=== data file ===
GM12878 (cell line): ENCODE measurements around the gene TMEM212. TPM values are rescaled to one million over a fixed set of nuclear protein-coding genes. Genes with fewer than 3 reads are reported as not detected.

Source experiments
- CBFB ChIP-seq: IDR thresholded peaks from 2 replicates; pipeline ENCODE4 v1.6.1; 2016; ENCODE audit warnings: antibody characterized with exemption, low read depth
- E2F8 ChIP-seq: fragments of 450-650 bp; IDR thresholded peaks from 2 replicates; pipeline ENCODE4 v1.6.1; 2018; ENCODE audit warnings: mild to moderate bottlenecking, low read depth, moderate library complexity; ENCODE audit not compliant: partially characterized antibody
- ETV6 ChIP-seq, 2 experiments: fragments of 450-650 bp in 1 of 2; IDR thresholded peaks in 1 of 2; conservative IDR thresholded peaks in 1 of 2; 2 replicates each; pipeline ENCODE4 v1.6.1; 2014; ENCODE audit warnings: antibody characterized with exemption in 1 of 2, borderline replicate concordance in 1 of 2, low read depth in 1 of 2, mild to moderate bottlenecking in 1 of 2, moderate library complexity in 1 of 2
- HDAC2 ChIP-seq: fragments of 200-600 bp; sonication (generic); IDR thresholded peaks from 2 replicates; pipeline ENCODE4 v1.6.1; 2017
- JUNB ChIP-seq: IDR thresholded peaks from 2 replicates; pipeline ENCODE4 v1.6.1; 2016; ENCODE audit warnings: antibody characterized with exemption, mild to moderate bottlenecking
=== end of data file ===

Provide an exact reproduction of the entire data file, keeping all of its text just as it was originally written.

GM12878 (cell line): ENCODE measurements around the gene TMEM212. TPM values are rescaled to one million over a fixed set of nuclear protein-coding genes. Genes with fewer than 3 reads are reported as not detected.

Source experiments
- CBFB ChIP-seq: IDR thresholded peaks from 2 replicates; pipeline ENCODE4 v1.6.1; 2016; ENCODE audit warnings: antibody characterized with exemption, low read depth
- E2F8 ChIP-seq: fragments of 450-650 bp; IDR thresholded peaks from 2 replicates; pipeline ENCODE4 v1.6.1; 2018; ENCODE audit warnings: mild to moderate bottlenecking, low read depth, moderate library complexity; ENCODE audit not compliant: partially characterized antibody
- ETV6 ChIP-seq, 2 experiments: fragments of 450-650 bp in 1 of 2; IDR thresholded peaks in 1 of 2; conservative IDR thresholded peaks in 1 of 2; 2 replicates each; pipeline ENCODE4 v1.6.1; 2014; ENCODE audit warnings: antibody characterized with exemption in 1 of 2, borderline replicate concordance in 1 of 2, low read depth in 1 of 2, mild to moderate bottlenecking in 1 of 2, moderate library complexity in 1 of 2
- HDAC2 ChIP-seq: fragments of 200-600 bp; sonication (generic); IDR thresholded peaks from 2 replicates; pipeline ENCODE4 v1.6.1; 2017
- JUNB ChIP-seq: IDR thresholded peaks from 2 replicates; pipeline ENCODE4 v1.6.1; 2016; ENCODE audit warnings: antibody characterized with exemption, mild to moderate bottlenecking